Currently, we are releasing about 3300 cfs from the dam to the Lower Blue. The reservoir is about half an inch from completely full.
From email from Reclamation (Kara Lamb):
Just a quick note to say that both Horsetooth and Carter Lake reservoirs are pretty darn full…this is the highest the water elevation has been at Horsetooth since 2004. Currently, it’s at a water level elevation of 5421–and still rising!
From email from Reclamation (Kara Lamb):
As you’ve probably noticed, releases from Olympus Dam to the Big Thompson Canyon have not changed much over the last week. We wound up dropping just less than 100 cfs since my last note.. We are currently releasing about 730 cfs. The forecasted rain storms in the mountains could bring some changes. If we see a rain run-off inflow peak into Lake Estes that is substantial, we could increase releases from Olympus Dam. However, right now we are planning to keep the 730 cfs release in place.
[Monday] and [Tuesday] saw some reductions from the release out of Ruedi Dam. We should be releasing closer to around 800 cfs, now.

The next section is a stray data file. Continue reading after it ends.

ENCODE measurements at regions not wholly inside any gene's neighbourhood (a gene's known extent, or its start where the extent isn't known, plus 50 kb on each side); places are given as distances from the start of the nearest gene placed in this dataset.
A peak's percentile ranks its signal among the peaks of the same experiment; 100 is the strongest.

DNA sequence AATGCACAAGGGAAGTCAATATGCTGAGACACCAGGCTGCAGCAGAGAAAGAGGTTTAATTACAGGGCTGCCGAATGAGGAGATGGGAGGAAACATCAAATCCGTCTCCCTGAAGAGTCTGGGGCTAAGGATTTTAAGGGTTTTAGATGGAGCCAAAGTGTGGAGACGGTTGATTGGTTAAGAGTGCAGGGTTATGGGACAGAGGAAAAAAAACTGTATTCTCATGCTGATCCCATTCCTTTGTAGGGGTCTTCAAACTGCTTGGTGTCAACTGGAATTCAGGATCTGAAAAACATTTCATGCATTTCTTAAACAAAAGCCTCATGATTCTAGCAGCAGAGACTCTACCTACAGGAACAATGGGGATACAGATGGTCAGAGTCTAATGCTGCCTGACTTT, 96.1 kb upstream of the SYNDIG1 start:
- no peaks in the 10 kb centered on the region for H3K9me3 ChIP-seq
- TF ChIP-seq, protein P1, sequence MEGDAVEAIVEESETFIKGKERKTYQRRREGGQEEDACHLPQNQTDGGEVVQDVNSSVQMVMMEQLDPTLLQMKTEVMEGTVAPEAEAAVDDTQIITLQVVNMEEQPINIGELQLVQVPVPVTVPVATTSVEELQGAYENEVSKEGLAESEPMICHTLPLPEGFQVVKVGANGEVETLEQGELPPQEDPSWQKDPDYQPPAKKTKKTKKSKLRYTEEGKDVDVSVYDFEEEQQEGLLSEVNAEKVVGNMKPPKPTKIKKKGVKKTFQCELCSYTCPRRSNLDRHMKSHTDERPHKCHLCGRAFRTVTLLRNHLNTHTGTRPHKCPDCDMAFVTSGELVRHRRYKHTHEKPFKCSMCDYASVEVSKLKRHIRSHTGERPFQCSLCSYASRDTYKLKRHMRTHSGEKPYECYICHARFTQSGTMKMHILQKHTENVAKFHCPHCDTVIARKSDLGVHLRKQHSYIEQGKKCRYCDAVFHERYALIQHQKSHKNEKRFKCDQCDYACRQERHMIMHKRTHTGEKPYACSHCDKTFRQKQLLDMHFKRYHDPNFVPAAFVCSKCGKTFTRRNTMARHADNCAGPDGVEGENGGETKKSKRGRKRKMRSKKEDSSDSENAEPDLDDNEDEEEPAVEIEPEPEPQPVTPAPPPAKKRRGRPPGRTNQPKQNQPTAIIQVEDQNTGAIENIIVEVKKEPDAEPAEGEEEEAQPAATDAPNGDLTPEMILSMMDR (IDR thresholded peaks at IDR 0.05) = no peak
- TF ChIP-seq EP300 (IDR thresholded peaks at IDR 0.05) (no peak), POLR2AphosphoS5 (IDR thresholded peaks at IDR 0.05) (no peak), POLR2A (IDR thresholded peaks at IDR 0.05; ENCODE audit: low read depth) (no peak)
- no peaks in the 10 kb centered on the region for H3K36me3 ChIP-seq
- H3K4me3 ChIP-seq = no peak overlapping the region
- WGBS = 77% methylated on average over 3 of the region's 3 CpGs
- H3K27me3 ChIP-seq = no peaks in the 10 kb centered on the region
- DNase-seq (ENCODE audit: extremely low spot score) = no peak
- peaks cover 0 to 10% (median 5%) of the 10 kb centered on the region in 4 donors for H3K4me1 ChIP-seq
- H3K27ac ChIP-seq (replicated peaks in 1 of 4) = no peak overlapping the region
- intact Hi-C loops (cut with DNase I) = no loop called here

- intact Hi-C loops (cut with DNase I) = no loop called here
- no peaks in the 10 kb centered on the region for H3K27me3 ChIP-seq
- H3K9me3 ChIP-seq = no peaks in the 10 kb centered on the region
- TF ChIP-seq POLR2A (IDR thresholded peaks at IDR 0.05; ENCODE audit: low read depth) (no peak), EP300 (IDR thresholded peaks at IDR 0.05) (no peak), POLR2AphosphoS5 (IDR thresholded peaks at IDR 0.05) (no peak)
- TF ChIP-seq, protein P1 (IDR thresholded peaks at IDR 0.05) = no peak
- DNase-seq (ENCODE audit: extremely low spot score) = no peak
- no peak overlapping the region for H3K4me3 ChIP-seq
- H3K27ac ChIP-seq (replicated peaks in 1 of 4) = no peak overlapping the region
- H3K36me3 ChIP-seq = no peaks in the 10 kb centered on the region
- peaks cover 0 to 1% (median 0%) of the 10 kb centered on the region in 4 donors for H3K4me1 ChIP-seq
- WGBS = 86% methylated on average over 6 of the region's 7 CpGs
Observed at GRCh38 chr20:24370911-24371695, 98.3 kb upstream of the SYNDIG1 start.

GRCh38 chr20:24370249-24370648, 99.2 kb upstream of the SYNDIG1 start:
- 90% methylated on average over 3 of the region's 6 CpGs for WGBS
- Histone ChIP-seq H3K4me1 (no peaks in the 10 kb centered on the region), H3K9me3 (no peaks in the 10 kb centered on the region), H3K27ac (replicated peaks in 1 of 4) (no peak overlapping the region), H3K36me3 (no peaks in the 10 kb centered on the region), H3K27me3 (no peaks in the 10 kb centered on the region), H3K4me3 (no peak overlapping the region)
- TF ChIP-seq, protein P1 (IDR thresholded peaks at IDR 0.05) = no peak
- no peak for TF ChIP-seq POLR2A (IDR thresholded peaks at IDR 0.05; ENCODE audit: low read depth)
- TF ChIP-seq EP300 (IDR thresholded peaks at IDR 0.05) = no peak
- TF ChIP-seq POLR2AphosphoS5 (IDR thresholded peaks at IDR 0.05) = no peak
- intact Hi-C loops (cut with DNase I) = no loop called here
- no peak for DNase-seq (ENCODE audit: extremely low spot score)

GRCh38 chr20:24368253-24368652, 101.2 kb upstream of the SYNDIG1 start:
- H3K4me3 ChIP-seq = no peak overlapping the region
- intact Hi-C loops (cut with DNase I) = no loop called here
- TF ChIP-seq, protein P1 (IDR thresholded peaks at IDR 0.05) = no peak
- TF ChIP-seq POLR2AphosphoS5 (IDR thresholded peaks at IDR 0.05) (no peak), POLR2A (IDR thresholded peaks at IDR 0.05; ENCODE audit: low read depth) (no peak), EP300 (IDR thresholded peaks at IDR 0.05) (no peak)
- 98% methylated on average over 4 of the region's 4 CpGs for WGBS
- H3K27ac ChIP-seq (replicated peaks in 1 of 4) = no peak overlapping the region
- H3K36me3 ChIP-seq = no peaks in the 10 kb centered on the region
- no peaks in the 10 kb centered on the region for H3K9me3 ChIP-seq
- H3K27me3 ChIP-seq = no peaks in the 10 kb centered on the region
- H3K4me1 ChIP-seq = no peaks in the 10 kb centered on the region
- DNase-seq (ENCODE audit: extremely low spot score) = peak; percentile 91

Also, just a quick reminder that we will be at the Basalt Town Hall tomorrow evening for our annual Ruedi operations public meeting. We’ll give an overview of run-off this year and the Fish and Wildlife Service will provide a forecast for what they are expecting to call from the reservoir during late summer and early fall.
Areas north and southeast of the metro area had tornado and flood warnings through the evening, accompanied by 4 inches of rain, according to the National Weather Service. Northwestern Elbert County saw its “most severe flooding in at least a decade,” the National Weather Service said, relaying information from a trained weather spotter who reported more than 5 inches of rain southwest of Agate.
“The storms should not be as widespread (as Tuesday),” says meteorologist Jennifer Broome. “Even an inch of rain could cause some street flooding since the ground is saturated.”
“The Mountains can expect drier conditions today with only a slight chance for afternoon t-storms,” says meteorologist Chris Tomer. “Our weather pattern continues to dry out through Saturday. The Monsoon eases.”